U.S. lawmakers are concerned about an overwhelmed Customs and Borders Protection (CBP) which is charged with blocking imports linked to forced labor from entering the country, including enforcing the Uyghur Forced Labor Prevention Act (UFLPA).
The UFLPA has gained recognition worldwide as best practice for stopping forced labor goods imports as it operates on the assumption that all products manufactured in the Uyghur Region are produced with forced labor, requiring importers to provide “clear and convincing evidence” to prove otherwise.
However, the UFLPA includes a de minimis rule that allows imports below $800 to enter the U.S. without CBP scrutiny.
The law does not care about trifling things
According to congressman Earl Blumenauer from Oregon, the CBP could not fully do its job, even if it wanted to, due to the sheer volume of packages valued at under $800 entering the U.S. daily.
He sat down recently with the president of the Alliance for American Manufacturing, Scott Paul, and explained on Paul’s podcast that, historically, de minimis was established to help CBP avoid wasting their time on customs reports on souvenirs and the like.
“The term derives from the legal concept “de minimis non curat lex,” Latin for “the law does not care about trifling things.”
Today, imports below $800 amount to nearly 2 million packages daily. According to a U.S. Congress report, fast fashion online retailers, Shein and Temu, are the most downloaded shopping apps in the country. Their products combined account for 30% of all de minimis shipments to the U.S. alone.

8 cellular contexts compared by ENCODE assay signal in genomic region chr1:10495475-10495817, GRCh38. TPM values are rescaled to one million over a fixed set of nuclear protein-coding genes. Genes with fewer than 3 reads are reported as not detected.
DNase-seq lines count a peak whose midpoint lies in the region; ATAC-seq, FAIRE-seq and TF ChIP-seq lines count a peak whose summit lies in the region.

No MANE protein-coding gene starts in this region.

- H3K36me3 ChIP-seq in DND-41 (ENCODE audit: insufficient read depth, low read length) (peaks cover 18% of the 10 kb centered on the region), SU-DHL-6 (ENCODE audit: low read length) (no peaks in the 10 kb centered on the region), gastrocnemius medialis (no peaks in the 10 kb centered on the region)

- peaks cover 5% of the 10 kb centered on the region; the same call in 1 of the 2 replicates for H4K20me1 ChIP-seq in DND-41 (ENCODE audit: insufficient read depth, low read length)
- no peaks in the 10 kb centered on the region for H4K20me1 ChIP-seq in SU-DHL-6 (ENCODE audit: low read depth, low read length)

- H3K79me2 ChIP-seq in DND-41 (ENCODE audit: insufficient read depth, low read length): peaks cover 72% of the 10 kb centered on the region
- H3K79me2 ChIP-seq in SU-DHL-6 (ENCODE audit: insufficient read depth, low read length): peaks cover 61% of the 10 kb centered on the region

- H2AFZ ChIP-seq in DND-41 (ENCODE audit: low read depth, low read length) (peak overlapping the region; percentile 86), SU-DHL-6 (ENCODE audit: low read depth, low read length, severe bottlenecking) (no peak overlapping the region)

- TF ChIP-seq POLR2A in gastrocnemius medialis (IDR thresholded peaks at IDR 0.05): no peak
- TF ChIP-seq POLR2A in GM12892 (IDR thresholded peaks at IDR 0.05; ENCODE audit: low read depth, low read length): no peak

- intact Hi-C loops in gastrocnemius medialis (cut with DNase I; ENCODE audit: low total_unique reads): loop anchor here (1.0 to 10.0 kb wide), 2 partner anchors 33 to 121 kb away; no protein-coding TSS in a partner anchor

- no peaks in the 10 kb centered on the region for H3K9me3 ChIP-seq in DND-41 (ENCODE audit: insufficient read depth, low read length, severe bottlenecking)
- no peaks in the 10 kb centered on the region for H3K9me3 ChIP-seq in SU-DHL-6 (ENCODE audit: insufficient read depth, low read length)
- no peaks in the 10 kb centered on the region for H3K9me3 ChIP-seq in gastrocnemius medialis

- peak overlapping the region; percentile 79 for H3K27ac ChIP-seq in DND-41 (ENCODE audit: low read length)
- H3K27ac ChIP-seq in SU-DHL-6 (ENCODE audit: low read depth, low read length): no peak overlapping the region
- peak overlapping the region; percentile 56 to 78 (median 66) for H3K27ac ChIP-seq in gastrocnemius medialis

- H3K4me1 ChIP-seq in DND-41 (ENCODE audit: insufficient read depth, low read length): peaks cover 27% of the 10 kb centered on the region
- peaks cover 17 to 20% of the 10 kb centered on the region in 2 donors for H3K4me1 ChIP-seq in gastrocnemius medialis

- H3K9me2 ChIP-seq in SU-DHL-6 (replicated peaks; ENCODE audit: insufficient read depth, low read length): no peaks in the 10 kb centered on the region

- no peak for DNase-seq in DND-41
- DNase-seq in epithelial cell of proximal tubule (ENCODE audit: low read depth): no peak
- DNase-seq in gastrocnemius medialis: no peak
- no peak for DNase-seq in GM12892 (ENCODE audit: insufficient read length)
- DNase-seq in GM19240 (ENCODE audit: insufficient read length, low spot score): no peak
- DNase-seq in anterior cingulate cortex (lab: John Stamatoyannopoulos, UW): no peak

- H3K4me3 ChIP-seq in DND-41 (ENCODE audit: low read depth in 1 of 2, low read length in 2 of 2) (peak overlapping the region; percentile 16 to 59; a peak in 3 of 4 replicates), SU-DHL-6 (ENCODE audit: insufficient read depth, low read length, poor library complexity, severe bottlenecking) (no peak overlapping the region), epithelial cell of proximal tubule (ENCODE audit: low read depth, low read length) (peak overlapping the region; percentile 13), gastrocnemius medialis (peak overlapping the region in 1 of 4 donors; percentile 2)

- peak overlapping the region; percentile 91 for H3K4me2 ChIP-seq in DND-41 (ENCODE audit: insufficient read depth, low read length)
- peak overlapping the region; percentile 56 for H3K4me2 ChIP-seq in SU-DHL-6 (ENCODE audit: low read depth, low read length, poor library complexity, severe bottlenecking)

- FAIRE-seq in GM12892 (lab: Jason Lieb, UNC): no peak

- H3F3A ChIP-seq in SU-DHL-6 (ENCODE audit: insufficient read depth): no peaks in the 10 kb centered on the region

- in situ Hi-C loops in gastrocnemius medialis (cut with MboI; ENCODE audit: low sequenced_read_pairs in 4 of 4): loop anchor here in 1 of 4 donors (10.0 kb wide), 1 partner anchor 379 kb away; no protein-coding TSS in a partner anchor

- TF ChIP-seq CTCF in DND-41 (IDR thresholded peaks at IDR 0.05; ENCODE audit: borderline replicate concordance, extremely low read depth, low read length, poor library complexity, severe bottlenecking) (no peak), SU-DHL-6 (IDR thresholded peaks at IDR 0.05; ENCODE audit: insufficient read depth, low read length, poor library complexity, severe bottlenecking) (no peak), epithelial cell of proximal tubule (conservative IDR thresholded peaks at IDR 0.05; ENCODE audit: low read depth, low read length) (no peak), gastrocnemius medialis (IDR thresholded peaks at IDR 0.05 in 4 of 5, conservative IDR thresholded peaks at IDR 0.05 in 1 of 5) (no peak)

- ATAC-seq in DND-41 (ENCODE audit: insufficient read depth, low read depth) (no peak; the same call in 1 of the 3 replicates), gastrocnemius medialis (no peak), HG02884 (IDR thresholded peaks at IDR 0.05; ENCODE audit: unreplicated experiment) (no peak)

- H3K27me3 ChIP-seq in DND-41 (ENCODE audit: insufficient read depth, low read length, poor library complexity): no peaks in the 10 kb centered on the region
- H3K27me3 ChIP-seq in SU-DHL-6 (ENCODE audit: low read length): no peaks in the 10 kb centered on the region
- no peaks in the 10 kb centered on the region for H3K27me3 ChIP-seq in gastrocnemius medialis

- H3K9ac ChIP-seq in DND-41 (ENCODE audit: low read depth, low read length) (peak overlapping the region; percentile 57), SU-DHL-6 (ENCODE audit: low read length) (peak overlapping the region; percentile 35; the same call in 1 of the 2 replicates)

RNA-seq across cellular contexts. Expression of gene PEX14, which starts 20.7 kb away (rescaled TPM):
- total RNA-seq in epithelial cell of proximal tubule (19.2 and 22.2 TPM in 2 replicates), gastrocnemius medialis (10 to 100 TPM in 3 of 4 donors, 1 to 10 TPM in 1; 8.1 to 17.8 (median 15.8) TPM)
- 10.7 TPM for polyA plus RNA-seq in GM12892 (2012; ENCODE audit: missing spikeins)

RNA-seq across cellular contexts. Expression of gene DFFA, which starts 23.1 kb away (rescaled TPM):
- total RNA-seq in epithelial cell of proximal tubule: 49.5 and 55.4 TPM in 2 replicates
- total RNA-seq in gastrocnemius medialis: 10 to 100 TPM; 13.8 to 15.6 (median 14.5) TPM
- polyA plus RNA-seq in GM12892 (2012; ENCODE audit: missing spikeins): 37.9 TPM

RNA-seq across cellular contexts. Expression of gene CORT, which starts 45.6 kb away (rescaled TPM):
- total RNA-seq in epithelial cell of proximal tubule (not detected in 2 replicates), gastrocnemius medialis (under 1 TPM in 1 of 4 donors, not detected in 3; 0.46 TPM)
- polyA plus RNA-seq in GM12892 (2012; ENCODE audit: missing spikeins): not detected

This amounts to hundreds millions of dollars’ worth of goods per year – hardly a trifling matter.
“There are examples where, in some cases, there are packages that weigh 500 pounds that declare a value of $1. I mean, it’s just ludicrous. There’s no excuse for it.”
Jasmin Malik Chua at Yahoo News reports,
In 2016, Congress raised the threshold from $200 to $800, just as Shein started winning hearts and wallets in the United States. What resulted, Blumenauer said, was an “explosion” in direct sales to U.S. consumers under the de minimis provision. Today, some 2 million packages a day flow through the country’s borders under the exemption.
“They are shipped directly for under $800,” he said. “They’re exempt from taxes, tariffs, following rules and regulations, product safety, forced labor—they’re all exempt.”
Import Security and Fairness Act
Blumenauer is one of a bipartisan group of lawmakers trying to pass legislation blocking imports valued under $800 from non-market, such as China, from using the de minimis exemption.
He believes signs are “extraordinarily positive” that the Import Security and Fairness Act, introduced in June in Congress, will pass.
In the meantime, Freedom United and over 280 organizations, led front and center by survivors and families of current detainees, are advocating for companies to cut ties with the Uyghur forced labor system.
Join the movement today.